The muscle fiber is fairly simple when it comes to diffusion. Water molecules can either diffuse along the fiber, encountering some organelles and proteins on the way, or they can diffuse across the fiber, where they encounter the sarcolemma membrane. Diffusion MRI is sensitive to the invisible architecture that restricts water molecules. Our group expands on this sensitivity through biologicial modeling of the time-dependent diffusion coefficient. We use our proprietary Random Permeable Barrier Model (RPBM) to extract two parameters: myofiber diameter and sarcolemma membrane permeability.
The only other way to quantify myofiber diameter is through invasive procedures such as biopsy/histopathology. A non-invasive approach can have tremendous impact on the diagnostic ability on various traumatic injuries and myopathies.
One potential application is in assessing outcome within torn rotator cuff. The textbook definition of predicting rotator cuff outcome is to assess the degree of atrophy within major muscles of the rotator cuff. However, prior to our work, rotator cuff musculature was assessed by fatty infiltration as a proxy for muscular atrophy. This is typically done through qualitative assessments of fat content on T1-weighted images. Additionally these qualitative assessments have poor interobserver agreement [Spencer et al. Am J Sports Med. 2008]. Our work in modeling with time-dependent diffusion allows us to assess musculature directly in a user independent fashion, thereby eliminating concerns of reproducibility.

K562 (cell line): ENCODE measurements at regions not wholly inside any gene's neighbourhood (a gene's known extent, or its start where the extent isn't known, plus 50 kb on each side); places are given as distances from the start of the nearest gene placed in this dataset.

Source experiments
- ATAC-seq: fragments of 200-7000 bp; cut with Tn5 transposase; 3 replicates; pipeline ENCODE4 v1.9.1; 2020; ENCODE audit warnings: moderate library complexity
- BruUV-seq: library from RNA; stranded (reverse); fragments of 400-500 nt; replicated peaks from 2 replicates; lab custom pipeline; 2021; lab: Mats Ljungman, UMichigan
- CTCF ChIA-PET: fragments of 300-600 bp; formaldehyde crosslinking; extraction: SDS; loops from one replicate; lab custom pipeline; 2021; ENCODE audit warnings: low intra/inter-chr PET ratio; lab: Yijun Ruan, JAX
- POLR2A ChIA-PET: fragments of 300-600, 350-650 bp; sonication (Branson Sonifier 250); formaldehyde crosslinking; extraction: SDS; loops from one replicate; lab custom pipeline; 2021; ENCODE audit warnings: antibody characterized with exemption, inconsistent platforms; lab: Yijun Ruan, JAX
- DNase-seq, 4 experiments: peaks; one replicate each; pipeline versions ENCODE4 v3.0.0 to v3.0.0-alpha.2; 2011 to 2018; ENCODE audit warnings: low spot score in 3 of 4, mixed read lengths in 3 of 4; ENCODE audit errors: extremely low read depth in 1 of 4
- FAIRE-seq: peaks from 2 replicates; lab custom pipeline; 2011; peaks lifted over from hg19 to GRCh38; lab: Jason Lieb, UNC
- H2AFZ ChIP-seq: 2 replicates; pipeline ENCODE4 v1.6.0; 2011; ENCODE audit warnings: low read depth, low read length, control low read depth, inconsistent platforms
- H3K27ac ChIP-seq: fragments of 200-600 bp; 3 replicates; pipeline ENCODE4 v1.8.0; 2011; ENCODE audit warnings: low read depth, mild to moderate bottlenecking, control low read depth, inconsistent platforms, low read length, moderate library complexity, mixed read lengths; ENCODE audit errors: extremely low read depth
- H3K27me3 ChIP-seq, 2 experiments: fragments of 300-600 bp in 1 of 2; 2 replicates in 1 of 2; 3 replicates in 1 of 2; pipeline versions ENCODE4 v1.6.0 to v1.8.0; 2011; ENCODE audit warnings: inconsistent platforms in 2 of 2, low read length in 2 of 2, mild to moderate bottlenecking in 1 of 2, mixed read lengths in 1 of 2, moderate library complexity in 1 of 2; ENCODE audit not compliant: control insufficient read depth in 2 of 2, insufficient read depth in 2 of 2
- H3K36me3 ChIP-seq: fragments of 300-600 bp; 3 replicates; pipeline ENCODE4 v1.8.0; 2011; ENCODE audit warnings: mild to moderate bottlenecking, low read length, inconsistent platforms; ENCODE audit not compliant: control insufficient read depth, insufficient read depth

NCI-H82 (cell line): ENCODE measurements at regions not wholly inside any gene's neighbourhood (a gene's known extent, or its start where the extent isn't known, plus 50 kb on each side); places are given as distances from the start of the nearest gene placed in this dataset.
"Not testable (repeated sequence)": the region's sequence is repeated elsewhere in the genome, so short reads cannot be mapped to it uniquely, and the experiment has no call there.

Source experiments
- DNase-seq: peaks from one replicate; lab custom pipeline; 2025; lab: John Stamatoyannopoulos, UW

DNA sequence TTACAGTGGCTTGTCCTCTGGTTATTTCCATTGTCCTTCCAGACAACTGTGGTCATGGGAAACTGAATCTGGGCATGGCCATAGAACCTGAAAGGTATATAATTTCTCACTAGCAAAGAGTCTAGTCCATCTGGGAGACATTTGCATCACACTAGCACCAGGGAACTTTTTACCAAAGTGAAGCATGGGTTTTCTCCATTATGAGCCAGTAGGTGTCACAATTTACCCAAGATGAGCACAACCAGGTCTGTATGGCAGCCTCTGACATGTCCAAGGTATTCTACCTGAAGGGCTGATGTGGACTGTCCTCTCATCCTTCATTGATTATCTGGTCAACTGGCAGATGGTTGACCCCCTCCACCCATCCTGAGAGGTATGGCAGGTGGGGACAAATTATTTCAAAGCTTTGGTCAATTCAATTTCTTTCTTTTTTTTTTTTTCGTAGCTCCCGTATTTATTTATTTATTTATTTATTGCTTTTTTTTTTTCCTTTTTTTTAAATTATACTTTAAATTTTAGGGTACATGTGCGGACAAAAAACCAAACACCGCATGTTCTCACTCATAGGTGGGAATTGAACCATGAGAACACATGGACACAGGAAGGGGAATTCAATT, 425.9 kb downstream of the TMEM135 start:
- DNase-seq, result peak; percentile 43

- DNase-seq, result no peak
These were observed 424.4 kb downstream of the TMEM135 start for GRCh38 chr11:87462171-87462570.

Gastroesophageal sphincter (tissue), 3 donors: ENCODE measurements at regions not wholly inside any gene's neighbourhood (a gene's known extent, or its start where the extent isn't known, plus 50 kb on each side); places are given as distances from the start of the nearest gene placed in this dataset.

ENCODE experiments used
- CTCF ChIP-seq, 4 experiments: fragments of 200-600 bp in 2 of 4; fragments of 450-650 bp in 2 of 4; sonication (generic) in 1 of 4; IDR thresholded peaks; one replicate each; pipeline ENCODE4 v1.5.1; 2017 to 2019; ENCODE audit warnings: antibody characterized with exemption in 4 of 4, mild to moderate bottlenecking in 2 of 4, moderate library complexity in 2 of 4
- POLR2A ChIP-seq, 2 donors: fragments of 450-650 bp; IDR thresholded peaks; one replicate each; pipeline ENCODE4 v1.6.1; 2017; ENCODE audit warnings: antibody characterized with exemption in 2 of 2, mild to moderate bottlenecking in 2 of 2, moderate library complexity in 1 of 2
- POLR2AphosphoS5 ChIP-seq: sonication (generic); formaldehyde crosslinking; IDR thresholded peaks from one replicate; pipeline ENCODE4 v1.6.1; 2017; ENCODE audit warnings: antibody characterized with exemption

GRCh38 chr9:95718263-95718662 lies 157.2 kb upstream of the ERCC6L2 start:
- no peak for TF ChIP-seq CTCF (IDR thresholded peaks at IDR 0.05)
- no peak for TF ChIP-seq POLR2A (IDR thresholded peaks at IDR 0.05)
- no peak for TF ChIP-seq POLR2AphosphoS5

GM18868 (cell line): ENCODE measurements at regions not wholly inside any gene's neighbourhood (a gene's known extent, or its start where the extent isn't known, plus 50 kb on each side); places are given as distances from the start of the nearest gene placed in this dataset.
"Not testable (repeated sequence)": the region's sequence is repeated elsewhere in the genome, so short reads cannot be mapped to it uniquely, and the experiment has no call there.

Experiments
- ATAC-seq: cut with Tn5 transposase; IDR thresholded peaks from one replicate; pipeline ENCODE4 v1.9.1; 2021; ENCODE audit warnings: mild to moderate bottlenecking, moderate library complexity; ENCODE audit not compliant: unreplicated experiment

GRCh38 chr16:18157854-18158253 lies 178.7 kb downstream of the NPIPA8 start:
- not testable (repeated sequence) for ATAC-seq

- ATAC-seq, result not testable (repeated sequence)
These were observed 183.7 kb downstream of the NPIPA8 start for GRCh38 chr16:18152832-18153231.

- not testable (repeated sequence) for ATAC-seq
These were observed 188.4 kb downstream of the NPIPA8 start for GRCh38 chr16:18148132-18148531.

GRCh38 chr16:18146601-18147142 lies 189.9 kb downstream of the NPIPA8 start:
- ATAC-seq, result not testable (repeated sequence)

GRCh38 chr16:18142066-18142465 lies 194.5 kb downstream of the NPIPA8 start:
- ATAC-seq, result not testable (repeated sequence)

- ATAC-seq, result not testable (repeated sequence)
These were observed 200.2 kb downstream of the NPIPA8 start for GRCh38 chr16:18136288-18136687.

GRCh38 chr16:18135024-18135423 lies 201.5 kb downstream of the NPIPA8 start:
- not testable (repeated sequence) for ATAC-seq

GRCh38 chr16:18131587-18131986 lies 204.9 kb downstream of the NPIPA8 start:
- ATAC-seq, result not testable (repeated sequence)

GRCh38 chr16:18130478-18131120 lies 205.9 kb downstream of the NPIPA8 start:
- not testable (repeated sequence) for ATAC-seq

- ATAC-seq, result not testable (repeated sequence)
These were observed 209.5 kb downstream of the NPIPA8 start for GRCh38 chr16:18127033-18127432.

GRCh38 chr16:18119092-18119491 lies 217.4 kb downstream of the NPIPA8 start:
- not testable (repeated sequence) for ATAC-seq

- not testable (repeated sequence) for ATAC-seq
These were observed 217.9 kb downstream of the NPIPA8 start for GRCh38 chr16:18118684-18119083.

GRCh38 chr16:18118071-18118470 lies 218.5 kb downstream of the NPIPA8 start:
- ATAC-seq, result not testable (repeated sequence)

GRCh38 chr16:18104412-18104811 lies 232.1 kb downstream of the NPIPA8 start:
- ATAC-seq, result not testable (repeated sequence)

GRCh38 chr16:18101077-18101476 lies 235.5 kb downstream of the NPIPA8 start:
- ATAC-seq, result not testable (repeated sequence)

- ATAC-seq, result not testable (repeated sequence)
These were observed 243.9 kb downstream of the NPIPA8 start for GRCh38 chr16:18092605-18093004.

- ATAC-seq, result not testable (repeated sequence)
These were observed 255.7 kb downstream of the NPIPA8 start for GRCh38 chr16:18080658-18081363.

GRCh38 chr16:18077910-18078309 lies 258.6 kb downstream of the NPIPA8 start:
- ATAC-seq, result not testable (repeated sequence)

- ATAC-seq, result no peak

In regards to membrane permeability, there is no competing method to measure this quantity. Despite this, it has been shown to be a clinically relevant marker in a study involving the RPBM and chronic exertional compartment syndrome (CECS).
The RPBM was utilized to investigate changes in the calf muscle of normal and CECS volunteers. A time-dependent diffusion protocol was applied before and after exercise. Most of the resulting parameters remained unchanged. However, CECS volunteers experienced a large increase (~1.5 times) in membrane permeability following exercise, whereas normal volunteers experienced none.
We are currently looking into comprehensive validation of RPBM, while simultaneously looking for clinical applications.